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Image challenge: An unusual pancreatic mass with ductal disruption

Is the mass, found in a 44-year-old woman with no remarkable history, benign or malignant?
Image Challenge 09282021
Image Challenge 09282021

Gastroenterology image challenge: A 44-year-old woman with no remarkable history was referred for a dilatation of the main pancreatic duct (MPD) incidentally found on a computed tomography (CT) scan. She was asymptomatic and had no family history of pancreatic disease. Laboratory data were unremarkable, including findings for tumor markers (carcinoembryonic antigen, 0.7 ng/mL; carbohydrate antigen 19-9, 15 U/mL) and serum-IgG4 of 37 mg/dL.

A contrast-enhanced CT (CE-CT) scan showed an ill-defined lesion in the pancreatic body that was hypodense (figure A) in the late arterial phase and hyperdense in the equilibrium phase compared with the surrounding pancreatic parenchyma. Endoscopic ultrasonography (EUS) examination revealed a 13-mm hypoechoic mass in the pancreatic body (figure B). The MPD was measured up to 3 mm caudal to the lesion, but no MPD dilation or parenchymal atrophy were apparent in the pancreatic tail (figure C). Endoscopic retrograde pancreatography showed that the MPD was disrupted at the body with a tapered end (figure D). An EUS-guided fine-needle biopsy (EUS-FNB) obtained from the lesion revealed atrophy of the pancreatic acinus, fibrosis of the stroma and infiltration of lymphocytes, but no tumor cells or IgG4-positive plasma cells were found.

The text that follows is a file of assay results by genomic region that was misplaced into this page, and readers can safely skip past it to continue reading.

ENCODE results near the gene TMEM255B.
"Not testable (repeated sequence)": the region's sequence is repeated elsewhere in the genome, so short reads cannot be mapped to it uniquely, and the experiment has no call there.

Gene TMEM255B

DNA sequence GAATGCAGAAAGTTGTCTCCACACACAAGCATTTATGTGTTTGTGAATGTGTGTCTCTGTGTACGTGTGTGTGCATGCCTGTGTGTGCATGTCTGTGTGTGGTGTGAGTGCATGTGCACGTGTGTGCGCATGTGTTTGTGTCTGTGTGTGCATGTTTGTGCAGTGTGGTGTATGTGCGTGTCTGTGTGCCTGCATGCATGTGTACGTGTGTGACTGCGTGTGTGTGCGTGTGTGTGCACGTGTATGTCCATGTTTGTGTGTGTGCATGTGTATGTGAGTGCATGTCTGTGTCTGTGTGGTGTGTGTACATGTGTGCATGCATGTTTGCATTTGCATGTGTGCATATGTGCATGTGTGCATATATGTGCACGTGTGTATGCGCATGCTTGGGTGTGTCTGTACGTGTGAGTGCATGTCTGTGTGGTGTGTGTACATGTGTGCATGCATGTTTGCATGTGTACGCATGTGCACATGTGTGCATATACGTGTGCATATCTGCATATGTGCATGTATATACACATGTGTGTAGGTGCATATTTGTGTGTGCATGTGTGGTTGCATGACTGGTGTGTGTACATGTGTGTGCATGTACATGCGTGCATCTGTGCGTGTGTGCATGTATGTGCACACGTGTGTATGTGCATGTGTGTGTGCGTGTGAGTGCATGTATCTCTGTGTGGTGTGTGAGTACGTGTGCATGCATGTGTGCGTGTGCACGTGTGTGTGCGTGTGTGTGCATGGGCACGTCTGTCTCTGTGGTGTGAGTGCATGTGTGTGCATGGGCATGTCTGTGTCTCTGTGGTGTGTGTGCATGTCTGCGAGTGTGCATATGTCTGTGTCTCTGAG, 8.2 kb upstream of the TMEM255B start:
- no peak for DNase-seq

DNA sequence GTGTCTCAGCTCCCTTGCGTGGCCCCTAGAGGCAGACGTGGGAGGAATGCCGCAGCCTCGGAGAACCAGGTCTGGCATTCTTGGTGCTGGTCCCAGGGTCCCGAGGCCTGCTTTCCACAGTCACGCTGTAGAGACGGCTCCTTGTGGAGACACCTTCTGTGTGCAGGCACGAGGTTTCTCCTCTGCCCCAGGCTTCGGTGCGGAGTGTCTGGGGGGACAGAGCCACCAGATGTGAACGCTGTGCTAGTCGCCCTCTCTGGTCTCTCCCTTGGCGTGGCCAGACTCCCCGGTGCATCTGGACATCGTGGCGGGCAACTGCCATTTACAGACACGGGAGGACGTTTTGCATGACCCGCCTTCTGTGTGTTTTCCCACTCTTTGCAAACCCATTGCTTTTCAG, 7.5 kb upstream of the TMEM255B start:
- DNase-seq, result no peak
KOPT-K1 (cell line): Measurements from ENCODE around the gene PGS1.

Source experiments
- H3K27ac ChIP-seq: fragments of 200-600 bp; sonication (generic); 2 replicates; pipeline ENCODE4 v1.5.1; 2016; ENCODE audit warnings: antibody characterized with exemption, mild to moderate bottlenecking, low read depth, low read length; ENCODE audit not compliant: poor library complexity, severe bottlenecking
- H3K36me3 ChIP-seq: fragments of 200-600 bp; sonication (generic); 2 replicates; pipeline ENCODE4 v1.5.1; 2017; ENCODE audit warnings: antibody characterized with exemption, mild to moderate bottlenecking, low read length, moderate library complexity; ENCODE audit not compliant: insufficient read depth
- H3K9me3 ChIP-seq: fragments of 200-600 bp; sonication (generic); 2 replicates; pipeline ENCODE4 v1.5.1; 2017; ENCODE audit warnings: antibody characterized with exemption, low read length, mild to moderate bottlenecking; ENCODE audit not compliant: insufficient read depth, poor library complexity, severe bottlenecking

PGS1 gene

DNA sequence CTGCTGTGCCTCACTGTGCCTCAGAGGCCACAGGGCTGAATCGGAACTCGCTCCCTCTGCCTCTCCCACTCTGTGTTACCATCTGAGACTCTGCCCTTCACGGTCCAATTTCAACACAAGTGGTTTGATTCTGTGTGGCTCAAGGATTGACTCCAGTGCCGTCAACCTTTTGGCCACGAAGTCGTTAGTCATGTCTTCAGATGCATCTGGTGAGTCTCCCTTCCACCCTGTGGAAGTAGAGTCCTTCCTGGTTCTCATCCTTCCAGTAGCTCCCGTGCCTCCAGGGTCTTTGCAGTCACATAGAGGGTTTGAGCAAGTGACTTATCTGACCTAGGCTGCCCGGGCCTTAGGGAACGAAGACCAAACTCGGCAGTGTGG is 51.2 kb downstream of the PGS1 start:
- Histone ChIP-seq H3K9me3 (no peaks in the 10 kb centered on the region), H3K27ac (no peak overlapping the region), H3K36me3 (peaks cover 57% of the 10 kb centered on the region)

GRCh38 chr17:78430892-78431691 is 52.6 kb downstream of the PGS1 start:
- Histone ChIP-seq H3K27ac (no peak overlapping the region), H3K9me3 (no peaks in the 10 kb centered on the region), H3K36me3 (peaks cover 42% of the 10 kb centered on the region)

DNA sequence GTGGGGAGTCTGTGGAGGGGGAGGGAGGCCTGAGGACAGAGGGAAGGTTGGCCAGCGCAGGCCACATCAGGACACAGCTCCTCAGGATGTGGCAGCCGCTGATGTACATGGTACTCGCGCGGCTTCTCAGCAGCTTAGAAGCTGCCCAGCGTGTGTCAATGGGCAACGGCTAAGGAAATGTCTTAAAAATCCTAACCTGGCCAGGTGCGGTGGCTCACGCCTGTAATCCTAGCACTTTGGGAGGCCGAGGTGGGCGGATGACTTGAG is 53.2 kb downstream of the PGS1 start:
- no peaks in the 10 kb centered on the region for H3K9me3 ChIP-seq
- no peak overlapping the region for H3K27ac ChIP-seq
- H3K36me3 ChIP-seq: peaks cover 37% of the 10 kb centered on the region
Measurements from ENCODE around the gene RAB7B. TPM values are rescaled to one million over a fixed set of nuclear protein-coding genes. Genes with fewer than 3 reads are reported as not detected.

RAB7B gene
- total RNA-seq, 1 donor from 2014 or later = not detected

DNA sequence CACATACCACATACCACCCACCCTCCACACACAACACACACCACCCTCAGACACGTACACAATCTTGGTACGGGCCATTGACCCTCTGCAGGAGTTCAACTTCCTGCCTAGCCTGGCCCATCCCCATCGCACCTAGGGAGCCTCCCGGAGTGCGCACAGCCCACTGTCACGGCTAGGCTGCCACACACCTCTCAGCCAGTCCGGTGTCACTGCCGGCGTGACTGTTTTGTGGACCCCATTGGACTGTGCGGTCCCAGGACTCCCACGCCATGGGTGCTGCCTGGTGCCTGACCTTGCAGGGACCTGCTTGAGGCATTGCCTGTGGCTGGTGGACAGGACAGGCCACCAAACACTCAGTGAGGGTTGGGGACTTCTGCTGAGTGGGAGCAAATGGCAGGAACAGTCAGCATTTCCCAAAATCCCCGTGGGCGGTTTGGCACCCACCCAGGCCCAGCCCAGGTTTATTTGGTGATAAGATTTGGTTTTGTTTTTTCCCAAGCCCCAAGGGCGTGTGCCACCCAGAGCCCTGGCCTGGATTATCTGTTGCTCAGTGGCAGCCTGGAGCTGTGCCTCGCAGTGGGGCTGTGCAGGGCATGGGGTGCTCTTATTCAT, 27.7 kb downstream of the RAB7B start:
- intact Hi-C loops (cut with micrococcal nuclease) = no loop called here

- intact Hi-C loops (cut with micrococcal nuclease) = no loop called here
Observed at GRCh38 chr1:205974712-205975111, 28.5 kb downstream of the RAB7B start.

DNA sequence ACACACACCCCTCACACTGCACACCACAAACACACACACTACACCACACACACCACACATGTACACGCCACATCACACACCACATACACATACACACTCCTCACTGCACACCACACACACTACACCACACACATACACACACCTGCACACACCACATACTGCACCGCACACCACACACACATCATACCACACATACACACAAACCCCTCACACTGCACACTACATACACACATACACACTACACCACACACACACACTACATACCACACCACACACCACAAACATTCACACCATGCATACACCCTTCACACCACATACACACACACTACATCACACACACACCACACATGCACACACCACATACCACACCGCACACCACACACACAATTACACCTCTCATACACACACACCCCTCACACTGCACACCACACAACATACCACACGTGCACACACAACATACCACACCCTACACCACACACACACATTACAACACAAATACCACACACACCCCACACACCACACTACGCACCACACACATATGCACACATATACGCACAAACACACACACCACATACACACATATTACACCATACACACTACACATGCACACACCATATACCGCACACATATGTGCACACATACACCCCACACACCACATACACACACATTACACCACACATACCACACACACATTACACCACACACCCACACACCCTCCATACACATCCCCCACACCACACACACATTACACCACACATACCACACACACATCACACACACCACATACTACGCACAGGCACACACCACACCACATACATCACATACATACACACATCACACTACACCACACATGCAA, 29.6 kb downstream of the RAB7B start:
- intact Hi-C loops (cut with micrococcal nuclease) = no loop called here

What is the diagnosis and strategy for treatment?

To find out the diagnosis, read the full case in Gastroenterology.

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